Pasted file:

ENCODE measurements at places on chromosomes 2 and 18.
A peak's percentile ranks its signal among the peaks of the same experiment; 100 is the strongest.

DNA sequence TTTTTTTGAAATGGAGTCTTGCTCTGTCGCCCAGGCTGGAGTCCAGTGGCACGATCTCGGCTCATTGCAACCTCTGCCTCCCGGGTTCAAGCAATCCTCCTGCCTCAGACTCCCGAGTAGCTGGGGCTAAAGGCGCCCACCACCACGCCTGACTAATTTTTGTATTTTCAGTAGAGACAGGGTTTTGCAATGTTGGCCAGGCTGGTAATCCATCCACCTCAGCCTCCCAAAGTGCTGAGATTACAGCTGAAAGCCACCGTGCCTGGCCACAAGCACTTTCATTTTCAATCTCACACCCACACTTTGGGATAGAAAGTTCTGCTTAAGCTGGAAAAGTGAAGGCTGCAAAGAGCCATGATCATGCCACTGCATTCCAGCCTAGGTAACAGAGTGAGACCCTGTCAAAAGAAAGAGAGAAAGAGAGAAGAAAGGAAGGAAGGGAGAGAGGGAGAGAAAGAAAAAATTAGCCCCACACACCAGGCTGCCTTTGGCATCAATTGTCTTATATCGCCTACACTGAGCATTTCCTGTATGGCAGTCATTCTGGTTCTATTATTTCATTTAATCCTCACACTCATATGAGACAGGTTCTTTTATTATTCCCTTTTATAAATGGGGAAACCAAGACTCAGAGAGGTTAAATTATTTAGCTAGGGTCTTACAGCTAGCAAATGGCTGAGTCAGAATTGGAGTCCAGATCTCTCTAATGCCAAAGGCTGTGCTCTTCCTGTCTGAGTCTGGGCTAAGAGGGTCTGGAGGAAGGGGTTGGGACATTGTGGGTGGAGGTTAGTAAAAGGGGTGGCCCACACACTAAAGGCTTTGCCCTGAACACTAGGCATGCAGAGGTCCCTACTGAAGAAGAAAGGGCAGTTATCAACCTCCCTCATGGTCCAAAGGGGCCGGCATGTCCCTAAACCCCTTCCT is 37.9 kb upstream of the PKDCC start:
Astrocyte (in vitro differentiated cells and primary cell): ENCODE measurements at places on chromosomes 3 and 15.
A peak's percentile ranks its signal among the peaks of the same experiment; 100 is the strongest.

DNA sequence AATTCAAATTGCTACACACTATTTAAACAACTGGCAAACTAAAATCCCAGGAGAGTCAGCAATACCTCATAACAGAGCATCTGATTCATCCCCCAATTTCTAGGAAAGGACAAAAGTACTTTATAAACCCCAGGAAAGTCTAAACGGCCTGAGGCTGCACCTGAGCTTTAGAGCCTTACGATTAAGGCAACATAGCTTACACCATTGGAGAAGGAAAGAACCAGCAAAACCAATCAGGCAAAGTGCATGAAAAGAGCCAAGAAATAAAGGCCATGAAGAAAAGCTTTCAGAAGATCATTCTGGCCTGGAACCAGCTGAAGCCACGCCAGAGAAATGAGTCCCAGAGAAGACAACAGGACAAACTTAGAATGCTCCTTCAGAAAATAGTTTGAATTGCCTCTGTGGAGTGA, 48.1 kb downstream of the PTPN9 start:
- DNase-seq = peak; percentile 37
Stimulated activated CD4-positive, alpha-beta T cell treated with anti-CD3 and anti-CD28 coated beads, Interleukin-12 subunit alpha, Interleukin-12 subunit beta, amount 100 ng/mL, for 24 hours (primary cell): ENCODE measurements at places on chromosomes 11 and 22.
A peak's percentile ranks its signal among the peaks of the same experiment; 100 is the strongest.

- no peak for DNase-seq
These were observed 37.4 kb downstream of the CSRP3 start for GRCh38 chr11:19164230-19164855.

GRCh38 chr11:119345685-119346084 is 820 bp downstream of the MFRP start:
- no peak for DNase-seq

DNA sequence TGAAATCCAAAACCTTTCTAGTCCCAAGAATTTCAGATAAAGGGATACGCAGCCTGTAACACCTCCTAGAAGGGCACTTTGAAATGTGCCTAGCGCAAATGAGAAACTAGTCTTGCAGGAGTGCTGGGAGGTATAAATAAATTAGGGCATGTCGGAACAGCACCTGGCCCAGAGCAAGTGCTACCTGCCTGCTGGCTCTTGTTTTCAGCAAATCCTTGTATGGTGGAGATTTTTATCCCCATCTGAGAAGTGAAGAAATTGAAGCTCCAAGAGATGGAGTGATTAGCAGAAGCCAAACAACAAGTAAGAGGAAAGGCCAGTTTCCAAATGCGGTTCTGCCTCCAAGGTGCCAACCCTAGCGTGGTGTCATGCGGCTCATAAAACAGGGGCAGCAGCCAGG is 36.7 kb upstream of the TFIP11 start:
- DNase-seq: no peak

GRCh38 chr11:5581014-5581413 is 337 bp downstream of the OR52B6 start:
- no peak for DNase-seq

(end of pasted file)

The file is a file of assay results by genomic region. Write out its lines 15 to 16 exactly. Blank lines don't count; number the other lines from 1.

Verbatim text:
- DNase-seq: no peak

GRCh38 chr11:5581014-5581413 is 337 bp downstream of the OR52B6 start: